New Zealand v England, 2nd Test, Wellington, 4th day March 17, 2013

Williamson shows hint of his class

Kane Williamson is among a rare breed in New Zealand, a batsman who has the ability to last a whole day in Test cricket

If New Zealand escape Wellington with a draw, as England did last week in Dunedin, the weather will have aided their cause. As if on cue, a record dry summer is ending with a Test series to play. It would be unfair, though, to look past the batting of Kane Williamson in New Zealand's second innings, which has been another reminder of an emerging talent on the world stage.

Helping his team to safety at the Basin Reserve is not new to Williamson. Last year, facing South Africa, he made an unbeaten 102 against an attack featuring Dale Steyn, Morne Morkel (who took all six wickets), Vernon Philander and Marchant de Lange. It was his second Test hundred, to follow a debut ton against India, and was an important innings for someone who had not kicked on from that notable start to his career.

Williamson's career numbers do not jump off the page. A Test average of 31.86 after 22 matches is not the hallmark of a No.3, and he averaged under 40 in first-class cricket during his spell with Gloucestershire, but New Zealand are being patient with him because, beneath the statistics, there is a considerable batsman in the making. Anyone who watched his unbeaten 145 in the one-day series against South Africa will have realised that this is a batsman who can repay the faith.

Clearly, he cannot be given forever to fully bed into Test cricket but New Zealand are not so rich in talent that Williamson cannot be persevered with. Both his innings in this match - he was playing very comfortably until chipping a catch back to Stuart Broad for 42 - have suggested that his average will go one way in the long term. His 135 against Sri Lanka, in Colombo, last year to help set up the series-leveling victory was a fantastic display of batsmanship.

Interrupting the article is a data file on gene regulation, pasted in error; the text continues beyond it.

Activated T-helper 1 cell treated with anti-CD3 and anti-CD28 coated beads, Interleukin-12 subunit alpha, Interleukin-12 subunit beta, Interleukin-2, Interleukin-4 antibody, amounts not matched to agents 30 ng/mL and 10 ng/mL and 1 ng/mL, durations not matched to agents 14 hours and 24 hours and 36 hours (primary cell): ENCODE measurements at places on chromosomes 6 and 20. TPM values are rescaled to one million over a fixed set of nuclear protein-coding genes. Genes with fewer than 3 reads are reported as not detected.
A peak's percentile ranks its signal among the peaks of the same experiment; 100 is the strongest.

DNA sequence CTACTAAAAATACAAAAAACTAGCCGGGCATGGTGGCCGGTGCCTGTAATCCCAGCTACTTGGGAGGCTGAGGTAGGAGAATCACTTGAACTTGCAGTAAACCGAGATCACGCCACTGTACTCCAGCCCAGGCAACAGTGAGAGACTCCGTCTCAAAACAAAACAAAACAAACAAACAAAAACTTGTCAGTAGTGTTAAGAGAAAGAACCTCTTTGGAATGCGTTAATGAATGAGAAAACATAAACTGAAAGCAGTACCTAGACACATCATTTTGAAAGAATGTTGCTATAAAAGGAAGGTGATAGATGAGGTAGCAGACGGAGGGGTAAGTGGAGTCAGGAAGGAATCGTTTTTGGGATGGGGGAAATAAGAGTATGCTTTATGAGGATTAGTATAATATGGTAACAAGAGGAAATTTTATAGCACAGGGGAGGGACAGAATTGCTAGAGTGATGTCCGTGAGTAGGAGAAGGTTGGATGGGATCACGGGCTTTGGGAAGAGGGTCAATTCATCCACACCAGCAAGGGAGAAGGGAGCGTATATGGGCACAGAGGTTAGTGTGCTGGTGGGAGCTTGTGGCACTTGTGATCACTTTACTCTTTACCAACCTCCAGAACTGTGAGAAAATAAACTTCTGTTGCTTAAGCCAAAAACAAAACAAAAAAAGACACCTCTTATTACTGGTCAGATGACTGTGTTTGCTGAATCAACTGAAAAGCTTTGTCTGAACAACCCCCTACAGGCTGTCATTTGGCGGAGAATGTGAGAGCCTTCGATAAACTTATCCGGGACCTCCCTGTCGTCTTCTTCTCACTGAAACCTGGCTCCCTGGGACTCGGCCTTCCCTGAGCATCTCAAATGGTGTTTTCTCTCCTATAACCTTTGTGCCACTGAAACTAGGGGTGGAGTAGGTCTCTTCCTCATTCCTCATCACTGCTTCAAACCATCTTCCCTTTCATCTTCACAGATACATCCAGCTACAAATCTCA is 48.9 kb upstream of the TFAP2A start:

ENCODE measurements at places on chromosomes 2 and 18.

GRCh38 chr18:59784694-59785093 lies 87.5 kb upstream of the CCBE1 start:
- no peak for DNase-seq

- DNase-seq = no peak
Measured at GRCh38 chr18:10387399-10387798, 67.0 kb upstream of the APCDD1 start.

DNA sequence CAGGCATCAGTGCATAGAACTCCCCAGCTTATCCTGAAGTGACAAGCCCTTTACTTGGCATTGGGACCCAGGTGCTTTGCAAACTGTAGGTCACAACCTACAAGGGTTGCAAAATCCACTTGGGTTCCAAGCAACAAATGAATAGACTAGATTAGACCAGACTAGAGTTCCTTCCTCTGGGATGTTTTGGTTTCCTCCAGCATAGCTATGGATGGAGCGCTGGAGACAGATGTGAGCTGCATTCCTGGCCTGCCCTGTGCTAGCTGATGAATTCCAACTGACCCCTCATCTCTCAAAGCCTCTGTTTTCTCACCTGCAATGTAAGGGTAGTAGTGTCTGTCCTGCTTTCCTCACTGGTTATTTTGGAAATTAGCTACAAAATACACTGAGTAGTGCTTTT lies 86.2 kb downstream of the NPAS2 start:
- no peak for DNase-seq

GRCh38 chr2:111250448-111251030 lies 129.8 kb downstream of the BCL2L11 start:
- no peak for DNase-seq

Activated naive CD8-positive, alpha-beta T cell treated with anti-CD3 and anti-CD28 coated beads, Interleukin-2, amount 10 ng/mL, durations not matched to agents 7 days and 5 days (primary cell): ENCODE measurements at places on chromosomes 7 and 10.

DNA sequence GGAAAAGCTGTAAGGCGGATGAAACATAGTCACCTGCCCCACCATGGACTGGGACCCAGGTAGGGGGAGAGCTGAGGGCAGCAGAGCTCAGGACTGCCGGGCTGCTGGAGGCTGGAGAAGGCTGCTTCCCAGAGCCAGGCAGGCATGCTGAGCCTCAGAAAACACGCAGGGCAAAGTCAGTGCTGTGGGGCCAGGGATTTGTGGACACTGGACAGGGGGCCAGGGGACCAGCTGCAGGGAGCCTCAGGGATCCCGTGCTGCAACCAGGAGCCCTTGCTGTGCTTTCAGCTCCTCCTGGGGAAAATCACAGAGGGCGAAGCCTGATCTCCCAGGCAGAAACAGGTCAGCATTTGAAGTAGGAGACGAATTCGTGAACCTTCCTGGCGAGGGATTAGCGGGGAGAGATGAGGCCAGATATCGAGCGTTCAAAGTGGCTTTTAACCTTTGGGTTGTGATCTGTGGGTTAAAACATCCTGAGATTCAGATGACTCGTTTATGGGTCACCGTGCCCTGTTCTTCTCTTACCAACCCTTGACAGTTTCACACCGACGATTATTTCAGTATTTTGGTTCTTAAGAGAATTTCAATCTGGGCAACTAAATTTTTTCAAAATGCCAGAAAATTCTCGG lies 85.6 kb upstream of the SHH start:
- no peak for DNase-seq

New Zealand have not had a steady No. 3 since Stephen Fleming retired. Williamson was worked over by the South Africa quick bowlers in the Test series in January, but there is no disgrace in struggling against Steyn and Philander on their home patch. Still only 22, he has been rapidly promoted up the order - his maiden hundred came at No.6, his one against South Africa at No.4 - and asked to forge a career in a tough position. Then there is the pressure of being mentioned in the same breath as Martin Crowe. That is not an easy burden to handle.

Ideally, Williamson would have been offered longer to establish his game before being elevated but there is a jam for middle-order slots and less of a clamour for top-order berths in the current generation of New Zealand batsman, although Hamish Rutherford has recently gone against that trend. There is a strong argument that Brendon McCullum should be batting at No. 3, to allow Williamson time to develop at five or six, but the captain feels, and his current form is compelling, that he is best as a counter-attacker lower down.

Therefore, Williamson is the man who has to be prepared to face the second ball of the innings. He has certainly been in early on many occasions. Waiting behind the 158-run stand between Rutherford and Peter Fulton in Dunedin was a novelty for him; the first-wicket partnerships of 6 and 25 in this match are more what Williamson has got used to.

So far he has faced 174 balls in the second innings and rarely looked in much trouble. England reviewed for an lbw when he had 1 but an inside edge saved him. That was against a full delivery and, perhaps, England have not dragged him forward quite as much as they could have because Williamson looks comfortable on the back foot in defence or attack. The back-foot punch through the off side is becoming a trademark.

New Zealand have also been smart in their recent handling of Williamson. They have left him out of the Twenty20 side since the World Twenty20 in Sri Lanka last year. Although there are exceptions with players who instantly grace three formats, the shortest format is not the game to be honing tight techniques. That is not to say Williamson cannot adapt in the future, but right now there are a good supply of batsman in New Zealand who can give the ball a thump, far fewer who have the potential to bat for a day in a Test match. Williamson is one of those.